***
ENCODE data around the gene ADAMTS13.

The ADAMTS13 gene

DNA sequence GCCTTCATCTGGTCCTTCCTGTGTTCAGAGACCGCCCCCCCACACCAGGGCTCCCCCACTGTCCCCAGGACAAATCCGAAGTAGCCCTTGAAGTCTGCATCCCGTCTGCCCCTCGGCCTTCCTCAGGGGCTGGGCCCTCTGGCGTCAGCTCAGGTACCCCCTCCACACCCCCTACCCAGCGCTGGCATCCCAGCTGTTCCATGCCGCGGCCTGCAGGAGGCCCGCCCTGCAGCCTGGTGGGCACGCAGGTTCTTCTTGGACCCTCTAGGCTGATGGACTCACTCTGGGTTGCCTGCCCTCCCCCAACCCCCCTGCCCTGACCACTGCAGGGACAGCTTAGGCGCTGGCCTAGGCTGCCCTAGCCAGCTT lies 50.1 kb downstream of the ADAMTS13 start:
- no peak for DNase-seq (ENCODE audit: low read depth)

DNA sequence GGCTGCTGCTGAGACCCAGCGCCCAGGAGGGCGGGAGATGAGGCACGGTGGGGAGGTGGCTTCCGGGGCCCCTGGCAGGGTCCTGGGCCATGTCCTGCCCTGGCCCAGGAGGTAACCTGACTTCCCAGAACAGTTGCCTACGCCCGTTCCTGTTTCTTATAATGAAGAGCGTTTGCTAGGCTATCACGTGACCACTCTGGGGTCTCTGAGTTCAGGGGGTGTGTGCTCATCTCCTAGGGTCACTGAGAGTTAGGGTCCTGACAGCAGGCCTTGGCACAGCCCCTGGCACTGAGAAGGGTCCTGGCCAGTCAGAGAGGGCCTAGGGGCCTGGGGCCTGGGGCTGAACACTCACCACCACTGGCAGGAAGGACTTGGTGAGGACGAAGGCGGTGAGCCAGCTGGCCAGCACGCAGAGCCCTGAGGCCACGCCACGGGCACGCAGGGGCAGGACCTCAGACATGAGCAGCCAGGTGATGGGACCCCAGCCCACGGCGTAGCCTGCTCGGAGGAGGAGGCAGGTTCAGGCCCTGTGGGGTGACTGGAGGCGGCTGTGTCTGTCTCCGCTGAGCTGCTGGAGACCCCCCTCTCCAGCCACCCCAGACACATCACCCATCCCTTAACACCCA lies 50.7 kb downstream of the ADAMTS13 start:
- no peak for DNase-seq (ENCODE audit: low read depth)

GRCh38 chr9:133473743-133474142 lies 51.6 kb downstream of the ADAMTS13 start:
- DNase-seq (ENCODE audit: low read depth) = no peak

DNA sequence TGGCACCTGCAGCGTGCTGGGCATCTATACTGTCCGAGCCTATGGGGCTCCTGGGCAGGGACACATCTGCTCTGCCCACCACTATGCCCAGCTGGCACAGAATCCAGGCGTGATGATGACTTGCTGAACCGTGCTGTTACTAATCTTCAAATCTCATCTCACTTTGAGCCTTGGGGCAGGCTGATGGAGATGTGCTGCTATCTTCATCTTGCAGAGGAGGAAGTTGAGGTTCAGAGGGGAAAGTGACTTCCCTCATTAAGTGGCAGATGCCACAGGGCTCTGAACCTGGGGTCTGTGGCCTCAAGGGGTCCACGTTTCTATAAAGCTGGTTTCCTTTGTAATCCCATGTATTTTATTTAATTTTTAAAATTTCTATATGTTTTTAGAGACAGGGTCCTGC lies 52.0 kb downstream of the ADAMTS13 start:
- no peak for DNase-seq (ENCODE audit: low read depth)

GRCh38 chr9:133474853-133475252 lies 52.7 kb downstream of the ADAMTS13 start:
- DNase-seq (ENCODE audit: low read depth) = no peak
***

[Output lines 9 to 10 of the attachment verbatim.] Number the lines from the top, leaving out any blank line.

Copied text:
DNA sequence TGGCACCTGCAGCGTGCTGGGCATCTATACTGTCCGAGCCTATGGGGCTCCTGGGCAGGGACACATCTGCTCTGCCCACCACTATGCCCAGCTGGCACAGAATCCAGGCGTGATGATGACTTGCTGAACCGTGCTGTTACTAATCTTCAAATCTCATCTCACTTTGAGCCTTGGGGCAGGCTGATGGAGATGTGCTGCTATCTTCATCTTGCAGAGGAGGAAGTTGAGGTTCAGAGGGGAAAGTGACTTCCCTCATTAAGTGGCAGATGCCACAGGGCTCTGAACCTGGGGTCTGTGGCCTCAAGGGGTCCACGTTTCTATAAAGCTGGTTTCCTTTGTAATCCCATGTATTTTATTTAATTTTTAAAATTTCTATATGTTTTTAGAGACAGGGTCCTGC lies 52.0 kb downstream of the ADAMTS13 start:
- no peak for DNase-seq (ENCODE audit: low read depth)